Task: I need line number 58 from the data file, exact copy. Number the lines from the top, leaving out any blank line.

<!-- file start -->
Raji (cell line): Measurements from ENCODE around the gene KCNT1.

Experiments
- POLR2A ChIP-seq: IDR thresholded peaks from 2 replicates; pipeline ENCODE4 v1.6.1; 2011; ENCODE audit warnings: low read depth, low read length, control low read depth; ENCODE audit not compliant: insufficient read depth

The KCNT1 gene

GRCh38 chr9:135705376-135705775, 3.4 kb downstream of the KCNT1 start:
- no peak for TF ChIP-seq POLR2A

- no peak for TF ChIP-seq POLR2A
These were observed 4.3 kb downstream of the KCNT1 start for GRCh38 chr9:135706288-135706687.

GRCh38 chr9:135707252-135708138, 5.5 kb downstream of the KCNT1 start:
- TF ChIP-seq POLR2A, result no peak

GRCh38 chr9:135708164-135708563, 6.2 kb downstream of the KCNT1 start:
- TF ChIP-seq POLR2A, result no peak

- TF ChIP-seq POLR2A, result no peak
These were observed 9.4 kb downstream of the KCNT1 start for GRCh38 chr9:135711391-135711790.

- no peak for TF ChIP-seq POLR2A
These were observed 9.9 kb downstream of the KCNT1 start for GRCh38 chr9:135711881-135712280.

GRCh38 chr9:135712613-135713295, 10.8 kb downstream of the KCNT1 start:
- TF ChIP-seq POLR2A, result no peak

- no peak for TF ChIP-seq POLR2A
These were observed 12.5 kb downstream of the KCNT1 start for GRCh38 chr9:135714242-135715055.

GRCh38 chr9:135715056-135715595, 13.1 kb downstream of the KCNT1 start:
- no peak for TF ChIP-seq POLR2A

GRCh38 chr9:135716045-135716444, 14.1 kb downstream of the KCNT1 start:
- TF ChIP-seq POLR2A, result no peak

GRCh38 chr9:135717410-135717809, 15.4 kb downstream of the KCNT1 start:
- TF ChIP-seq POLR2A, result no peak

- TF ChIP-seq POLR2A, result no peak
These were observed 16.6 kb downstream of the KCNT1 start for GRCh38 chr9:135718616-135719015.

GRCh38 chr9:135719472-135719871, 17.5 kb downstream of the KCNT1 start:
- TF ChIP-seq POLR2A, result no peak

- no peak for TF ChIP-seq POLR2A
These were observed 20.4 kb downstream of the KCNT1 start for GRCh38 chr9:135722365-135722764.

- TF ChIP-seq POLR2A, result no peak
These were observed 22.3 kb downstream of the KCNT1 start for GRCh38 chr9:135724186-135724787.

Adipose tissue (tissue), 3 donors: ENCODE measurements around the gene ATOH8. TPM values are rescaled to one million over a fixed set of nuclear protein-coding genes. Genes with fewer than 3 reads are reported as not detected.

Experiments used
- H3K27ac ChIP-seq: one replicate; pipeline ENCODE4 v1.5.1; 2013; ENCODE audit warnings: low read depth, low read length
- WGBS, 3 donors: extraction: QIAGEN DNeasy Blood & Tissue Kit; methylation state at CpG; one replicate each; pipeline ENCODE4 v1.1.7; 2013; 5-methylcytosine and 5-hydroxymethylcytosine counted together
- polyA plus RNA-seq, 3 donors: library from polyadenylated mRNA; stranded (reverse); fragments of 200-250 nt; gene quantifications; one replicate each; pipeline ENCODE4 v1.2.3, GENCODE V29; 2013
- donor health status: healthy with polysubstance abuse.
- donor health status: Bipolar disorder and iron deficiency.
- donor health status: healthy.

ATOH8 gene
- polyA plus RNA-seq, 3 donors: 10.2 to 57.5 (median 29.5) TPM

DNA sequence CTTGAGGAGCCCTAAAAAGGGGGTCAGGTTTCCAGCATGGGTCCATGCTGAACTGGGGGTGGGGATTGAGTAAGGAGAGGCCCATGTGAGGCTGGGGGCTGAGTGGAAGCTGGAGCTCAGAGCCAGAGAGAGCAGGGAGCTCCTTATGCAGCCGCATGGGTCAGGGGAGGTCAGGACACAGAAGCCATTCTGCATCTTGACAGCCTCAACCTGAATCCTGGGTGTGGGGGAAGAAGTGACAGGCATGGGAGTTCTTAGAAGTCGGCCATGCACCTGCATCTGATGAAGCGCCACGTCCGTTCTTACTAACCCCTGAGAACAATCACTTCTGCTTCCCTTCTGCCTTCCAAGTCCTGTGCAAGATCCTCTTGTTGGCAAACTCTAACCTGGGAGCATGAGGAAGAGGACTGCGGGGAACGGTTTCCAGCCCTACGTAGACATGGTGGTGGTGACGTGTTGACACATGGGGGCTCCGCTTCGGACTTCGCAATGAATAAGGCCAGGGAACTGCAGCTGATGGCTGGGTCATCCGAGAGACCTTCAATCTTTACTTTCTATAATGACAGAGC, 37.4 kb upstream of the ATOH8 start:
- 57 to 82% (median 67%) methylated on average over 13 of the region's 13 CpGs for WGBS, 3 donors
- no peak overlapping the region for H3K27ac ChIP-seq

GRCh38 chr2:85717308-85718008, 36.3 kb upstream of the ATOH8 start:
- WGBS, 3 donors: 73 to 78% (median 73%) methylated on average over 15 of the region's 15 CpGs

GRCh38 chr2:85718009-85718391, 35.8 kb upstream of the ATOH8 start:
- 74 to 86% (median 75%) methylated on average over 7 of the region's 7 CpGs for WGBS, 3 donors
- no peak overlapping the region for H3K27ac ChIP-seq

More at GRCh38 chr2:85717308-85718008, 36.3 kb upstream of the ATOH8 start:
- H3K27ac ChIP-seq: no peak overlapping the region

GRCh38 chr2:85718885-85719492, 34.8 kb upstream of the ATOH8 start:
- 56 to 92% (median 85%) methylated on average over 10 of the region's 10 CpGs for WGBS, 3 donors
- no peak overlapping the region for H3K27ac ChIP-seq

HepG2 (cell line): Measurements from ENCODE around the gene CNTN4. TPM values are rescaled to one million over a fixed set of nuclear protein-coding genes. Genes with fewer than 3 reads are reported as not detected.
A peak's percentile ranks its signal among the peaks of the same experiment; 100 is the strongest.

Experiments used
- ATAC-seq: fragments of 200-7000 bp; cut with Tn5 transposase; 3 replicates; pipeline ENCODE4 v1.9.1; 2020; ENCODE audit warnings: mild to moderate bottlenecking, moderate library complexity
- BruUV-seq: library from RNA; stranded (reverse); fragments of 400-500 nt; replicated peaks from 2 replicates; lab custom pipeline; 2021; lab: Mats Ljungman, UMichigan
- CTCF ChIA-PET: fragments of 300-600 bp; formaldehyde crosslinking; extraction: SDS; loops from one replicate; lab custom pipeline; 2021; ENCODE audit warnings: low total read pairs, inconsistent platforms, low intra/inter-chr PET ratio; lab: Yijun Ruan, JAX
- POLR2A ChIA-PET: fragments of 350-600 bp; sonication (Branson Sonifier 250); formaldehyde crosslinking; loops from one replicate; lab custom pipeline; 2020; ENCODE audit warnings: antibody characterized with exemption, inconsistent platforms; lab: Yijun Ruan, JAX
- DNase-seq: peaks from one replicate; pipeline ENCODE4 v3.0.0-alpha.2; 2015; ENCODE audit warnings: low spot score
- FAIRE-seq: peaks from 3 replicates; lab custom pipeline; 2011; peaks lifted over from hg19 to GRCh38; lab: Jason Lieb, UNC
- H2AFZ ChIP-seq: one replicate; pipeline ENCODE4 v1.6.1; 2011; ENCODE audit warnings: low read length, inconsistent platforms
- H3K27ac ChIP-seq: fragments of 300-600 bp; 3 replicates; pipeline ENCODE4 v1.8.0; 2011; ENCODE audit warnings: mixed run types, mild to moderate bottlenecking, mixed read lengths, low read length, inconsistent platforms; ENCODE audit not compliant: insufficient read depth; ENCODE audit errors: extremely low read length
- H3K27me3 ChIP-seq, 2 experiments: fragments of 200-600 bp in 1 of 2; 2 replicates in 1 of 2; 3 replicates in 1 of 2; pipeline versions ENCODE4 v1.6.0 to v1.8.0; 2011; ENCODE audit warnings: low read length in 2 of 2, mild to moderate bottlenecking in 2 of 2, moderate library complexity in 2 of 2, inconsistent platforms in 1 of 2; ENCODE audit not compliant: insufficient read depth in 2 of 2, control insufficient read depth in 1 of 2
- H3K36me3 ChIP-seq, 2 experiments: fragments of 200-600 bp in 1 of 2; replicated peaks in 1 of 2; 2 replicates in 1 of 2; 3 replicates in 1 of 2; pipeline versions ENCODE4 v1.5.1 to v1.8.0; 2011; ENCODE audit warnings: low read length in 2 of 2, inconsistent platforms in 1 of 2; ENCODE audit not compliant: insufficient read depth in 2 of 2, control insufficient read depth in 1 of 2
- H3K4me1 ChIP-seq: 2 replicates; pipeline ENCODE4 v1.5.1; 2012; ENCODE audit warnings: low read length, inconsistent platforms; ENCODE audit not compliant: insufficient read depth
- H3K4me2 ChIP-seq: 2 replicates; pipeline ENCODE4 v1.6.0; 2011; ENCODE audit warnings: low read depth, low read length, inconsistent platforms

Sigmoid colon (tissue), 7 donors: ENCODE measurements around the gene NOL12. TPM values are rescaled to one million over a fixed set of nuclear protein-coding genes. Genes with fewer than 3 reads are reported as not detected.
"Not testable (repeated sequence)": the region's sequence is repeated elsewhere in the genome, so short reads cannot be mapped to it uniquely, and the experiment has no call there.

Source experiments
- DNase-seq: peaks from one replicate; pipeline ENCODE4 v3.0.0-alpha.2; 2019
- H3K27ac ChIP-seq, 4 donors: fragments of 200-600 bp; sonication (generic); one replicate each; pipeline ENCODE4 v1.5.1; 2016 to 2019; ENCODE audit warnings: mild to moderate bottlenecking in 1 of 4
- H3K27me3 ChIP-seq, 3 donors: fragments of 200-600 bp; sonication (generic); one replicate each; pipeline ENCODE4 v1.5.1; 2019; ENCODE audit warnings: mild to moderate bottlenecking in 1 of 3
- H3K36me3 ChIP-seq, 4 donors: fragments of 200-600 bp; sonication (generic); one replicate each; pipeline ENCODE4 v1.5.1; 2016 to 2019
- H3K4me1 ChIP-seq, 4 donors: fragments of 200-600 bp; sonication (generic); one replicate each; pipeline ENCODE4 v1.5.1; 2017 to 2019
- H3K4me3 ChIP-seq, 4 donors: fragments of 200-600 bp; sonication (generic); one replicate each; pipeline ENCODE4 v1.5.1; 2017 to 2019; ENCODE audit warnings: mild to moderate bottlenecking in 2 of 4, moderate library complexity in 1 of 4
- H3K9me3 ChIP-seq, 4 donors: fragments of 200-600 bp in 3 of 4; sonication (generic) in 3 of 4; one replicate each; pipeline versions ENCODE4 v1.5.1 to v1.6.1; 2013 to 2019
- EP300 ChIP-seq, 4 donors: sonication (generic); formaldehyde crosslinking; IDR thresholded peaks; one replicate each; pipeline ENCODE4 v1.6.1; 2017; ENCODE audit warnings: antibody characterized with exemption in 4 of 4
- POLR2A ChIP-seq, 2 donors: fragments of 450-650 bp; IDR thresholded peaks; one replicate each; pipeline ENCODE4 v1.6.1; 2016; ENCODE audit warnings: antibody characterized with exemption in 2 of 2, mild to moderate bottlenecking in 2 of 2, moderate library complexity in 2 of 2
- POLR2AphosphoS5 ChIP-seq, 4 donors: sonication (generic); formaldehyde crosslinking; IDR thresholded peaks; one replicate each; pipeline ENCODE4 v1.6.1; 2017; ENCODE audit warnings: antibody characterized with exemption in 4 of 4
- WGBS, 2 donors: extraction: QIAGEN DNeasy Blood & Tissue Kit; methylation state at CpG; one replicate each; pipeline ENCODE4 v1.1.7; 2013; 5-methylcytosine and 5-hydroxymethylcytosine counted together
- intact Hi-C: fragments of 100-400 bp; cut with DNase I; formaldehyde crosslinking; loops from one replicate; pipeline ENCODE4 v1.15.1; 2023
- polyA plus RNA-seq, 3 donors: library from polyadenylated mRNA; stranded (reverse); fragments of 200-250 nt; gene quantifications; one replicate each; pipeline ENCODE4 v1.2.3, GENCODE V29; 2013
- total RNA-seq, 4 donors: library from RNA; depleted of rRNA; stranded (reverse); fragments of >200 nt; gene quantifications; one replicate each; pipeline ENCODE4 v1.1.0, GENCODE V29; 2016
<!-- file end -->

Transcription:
HepG2 (cell line): Measurements from ENCODE around the gene CNTN4. TPM values are rescaled to one million over a fixed set of nuclear protein-coding genes. Genes with fewer than 3 reads are reported as not detected.